The walls of John D. McGurk's front room are covered with framed photos of musicians who have played on its stage -- men and women armed with guitars, fiddles, bodhran drums and Uilleann pipes, musicians who have kept Irish folk music alive and well in St. Louis. Kevin Buckley is playing his fiddle on this narrow stage directly below a framed photo of himself in slightly younger days; the same benevolent intensity is evident in his eyes both in photograph and in person.
The Irish Brigade, the Minnesota-based duo of Mike Wallace and Joe Smith that performs a few month-long stints at the Soulard pub each year, is holding court on this uncrowded Wednesday night. Buckley sits in with them regularly, and tonight the trio works through "Down by the Salley Gardens" before launching into a full-throated take on the Beatles' "The Long and Winding Road" (McCartney is an Irish surname, after all).
Buckley says little and sings less; he's an apt sideman in this modest setting, and when the band moves away from sing-alongs and Pogues covers to instrumental jigs and reels, Buckley shines. His skills on the fiddle have given him prominence in the Irish folk world, and alongside fellow St. Louisan Ian Walsh, Buckley plays traditional folk tunes at McGurk's every Monday night.
But between sets, the 35-year-old Buckley discussed his other musical persona: that of the singer and songwriter behind Grace Basement, the ever-evolving folk/rock band that showcases his singing and songwriting skills. The band's last LP Wheel Within a Wheel was named the best local album of 2013 by this publication, but Buckley's Irish folk gigs -- his livelihood -- have kept the group from local stages.
Grace Basement is set to reintroduce itself with a different kind of residency than Buckley's weekly Irish gigs. Each Tuesday this month, Buckley and a rotating cast of musicians will be holding court at Foam, the cafe/bar/venue on the corner of Cherokee and Jefferson. A different local band will join them each week, and that opening band's genre will influence Grace Basement's line-up and approach; indie rock one week, folk and country the next, and so on.
Buckley conceived the month-long residency as a way to kick the rust off his old songs while premiering new tracks from a forthcoming record. "I haven't been too active with Grace Basement recently, because I've been too busy working and playing gigs," he says. "But we started messing around with some recording a few months ago. Jill Aboussie [drums] and Greg Lamb [bass] were coming over a lot, and I had these songs all written. They were getting on me, Greg especially: 'Let's play some fucking shows!' So, very impulsively, I contacted Mic [Boshans, owner/booker of Foam] about doing something different and fun as opposed to just booking a show."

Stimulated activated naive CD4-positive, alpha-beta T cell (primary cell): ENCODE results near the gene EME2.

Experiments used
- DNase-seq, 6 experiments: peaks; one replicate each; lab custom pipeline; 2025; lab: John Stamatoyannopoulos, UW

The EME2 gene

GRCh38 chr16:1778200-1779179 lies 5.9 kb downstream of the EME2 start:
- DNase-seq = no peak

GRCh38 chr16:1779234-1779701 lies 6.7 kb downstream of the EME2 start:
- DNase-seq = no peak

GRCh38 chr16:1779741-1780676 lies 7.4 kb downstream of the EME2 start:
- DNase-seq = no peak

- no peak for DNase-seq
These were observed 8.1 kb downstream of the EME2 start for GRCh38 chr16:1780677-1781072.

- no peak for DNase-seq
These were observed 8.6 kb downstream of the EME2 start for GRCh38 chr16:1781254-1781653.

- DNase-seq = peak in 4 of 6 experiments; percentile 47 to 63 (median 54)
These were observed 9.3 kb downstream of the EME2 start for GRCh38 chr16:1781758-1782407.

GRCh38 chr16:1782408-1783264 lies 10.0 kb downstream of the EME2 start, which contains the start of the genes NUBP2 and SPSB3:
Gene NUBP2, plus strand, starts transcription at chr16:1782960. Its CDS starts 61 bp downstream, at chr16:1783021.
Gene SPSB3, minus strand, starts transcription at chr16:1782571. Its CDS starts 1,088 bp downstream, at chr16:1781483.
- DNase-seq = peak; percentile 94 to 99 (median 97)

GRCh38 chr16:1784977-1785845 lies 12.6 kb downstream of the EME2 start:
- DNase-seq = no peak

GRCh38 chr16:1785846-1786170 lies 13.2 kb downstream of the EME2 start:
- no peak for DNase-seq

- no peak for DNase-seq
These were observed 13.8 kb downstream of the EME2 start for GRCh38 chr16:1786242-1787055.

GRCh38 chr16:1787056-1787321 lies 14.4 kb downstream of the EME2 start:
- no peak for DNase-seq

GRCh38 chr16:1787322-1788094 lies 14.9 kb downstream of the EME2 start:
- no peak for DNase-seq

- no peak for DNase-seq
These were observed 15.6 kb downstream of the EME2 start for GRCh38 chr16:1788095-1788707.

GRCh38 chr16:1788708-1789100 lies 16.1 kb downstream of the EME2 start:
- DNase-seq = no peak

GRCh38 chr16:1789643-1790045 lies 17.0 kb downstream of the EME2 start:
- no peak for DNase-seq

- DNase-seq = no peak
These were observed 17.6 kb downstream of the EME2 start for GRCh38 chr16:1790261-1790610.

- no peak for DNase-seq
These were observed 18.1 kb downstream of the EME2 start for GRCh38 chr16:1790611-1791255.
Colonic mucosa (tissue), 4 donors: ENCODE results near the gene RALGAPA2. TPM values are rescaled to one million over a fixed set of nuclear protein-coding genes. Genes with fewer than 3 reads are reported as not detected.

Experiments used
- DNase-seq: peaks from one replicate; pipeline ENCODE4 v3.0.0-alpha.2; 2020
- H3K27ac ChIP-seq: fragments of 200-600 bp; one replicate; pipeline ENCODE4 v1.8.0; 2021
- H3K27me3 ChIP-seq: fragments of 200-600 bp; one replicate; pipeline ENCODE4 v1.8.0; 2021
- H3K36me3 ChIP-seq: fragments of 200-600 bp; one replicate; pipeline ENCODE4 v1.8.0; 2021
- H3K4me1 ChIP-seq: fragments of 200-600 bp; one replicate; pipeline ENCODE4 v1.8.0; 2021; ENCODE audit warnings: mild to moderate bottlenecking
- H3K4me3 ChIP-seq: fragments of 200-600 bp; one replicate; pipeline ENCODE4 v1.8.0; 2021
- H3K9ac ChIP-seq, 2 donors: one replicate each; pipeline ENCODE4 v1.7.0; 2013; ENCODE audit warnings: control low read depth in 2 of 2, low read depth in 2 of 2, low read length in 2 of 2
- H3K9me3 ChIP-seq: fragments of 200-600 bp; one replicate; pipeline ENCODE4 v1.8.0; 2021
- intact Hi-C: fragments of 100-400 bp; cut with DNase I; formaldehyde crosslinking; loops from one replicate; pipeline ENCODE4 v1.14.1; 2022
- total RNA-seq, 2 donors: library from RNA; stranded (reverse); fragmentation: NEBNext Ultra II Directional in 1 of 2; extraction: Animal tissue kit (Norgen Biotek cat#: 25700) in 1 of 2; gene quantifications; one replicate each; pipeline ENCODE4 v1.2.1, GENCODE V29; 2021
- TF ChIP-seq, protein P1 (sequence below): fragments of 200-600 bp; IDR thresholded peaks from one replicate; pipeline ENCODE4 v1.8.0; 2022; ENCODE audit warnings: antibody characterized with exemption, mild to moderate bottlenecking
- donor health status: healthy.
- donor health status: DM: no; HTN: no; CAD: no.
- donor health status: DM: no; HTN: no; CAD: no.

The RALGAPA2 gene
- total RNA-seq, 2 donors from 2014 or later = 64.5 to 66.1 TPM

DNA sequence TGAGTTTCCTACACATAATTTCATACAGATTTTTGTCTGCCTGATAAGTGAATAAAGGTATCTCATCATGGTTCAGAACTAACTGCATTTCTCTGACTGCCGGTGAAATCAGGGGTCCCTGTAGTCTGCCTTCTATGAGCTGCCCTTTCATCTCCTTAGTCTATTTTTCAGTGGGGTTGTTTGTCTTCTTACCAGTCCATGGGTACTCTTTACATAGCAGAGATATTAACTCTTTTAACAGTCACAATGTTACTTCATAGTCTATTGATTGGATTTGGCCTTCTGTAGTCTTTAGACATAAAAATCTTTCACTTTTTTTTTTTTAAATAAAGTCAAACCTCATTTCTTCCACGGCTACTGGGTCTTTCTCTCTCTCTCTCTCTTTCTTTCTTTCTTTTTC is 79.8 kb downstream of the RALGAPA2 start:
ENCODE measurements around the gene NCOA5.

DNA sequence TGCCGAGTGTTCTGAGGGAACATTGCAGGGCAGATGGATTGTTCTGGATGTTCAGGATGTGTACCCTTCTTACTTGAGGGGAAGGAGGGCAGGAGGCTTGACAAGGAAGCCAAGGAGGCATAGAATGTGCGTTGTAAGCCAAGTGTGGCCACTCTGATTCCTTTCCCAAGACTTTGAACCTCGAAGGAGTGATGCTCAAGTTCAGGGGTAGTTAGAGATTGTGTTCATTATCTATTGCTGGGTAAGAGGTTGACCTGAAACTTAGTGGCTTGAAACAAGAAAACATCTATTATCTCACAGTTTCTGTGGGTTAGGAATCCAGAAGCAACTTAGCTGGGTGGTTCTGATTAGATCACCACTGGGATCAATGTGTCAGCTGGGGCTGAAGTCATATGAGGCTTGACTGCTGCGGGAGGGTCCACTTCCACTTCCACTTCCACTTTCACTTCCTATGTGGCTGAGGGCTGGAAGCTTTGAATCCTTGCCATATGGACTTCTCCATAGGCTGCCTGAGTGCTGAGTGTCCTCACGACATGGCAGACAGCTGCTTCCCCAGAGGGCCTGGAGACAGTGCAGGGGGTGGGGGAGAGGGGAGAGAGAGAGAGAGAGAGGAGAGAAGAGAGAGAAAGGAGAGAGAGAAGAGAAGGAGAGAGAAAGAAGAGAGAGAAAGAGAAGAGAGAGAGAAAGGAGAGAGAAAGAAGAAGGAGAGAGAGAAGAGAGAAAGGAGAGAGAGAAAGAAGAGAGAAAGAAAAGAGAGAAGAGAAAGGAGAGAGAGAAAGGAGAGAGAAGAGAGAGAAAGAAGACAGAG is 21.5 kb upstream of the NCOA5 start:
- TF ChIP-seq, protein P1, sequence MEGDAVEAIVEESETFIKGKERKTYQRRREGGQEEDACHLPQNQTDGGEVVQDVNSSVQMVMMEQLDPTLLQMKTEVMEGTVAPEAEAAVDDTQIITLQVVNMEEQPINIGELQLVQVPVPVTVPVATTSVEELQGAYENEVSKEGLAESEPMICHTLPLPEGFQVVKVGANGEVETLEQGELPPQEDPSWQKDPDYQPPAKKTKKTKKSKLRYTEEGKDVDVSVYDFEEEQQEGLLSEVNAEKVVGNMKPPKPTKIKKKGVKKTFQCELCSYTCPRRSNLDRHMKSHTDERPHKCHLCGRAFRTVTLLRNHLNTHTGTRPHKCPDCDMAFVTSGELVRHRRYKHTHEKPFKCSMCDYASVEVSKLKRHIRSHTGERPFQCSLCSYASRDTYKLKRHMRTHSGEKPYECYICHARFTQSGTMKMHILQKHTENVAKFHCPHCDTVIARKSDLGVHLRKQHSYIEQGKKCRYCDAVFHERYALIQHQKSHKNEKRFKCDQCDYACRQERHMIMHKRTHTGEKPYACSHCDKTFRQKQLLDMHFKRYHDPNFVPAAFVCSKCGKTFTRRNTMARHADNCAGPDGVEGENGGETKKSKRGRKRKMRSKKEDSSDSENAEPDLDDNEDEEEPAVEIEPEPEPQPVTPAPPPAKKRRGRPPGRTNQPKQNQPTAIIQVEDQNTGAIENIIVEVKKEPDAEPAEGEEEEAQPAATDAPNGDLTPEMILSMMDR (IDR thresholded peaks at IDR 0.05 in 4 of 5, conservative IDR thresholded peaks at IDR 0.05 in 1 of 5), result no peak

Pairing with a different type of band each week is a way for Grace Basement to stretch itself, even while showcasing its versatility. "It was nice to structure it slightly, for my brain. The first show [with indie rock band American Wrestlers] will be kind of a standard show; it will cover the gamut. Half all-new shit, half old stuff. For the second week with Bryan Ranney, that's gonna be all folky, country songs," says Buckley. He'll be joined by pedal steel player John Higgins and pianist Tim Sullivan for that performance. "That'll be almost a completely different sound, but still all Grace Basement songs." Sets from rock band Old Souls Revival on May 19 as well as jazz sextet Animal Children on May 26 will round out the month.
This genre-bending approach to Grace Basement's catalogue is in keeping with Buckley's method of making records. Each of his three releases has featured different players and sounds: His debut, New Sense, was a self-recorded snapshot of well-crafted bedroom pop; Gunmetal Gray bristled with life thanks to a rangy, clangorous backing band; and Wheel Within a Wheel was almost entirely acoustic, a gentle folk record that found a newly married Buckley at his most mature, both as a songwriter and an arranger. He hopes to have his fourth album out in time for the fall, and it promises to continue the band's evolution.
"For me, it's gotta be something different each time in some way," explains Buckley. "I've probably been playing with this line-up the longest of any of them. I'll end up playing a lot of instruments, but I want to settle down on the line-up a little bit. I've been trying to figure out what I've wanted all these years, and part of it is just chilling out."
These shows, and the new record, will reunite Buckley with Marc Schneider, a St. Louis native who has recently returned after years of living in New York. The two played in their first band, Ashtray, together as teenagers, and Schneider will fill in on guitar and vocals in this line-up.
Of this incarnation, says Buckley, "It's very much a guitar band. It's like guitar rock; my idealized version of KSHE 95 that does not actually exist."
For local music fans, the residency is a chance to see one of the city's best bands shift and mutate from week to week. For Buckley, though, the goal is pretty simple: work out some new songs and play shows again after a long break.
"I'm hoping by the end of it all, I hope to have a better idea of what the band is sounding like. All the other songwriting stuff aside, the only way to get good at something is to do it a lot. I don't think we were playing enough shows -- I know the band agreed -- and we were talking about how to get better. You just need to play more," said Buckley.
"And it's fun, obviously. It's a joy to do it."
Grace Basement's May residency kicks off this week at Foam (3359 South Jefferson Avenue). All shows at 7:30 p.m.
May 5: American Wrestlers (indie rock) May 12: Bryan Ranney (folk) May 19: Old Souls Revival (rock) May 26: Animal Children (jazz)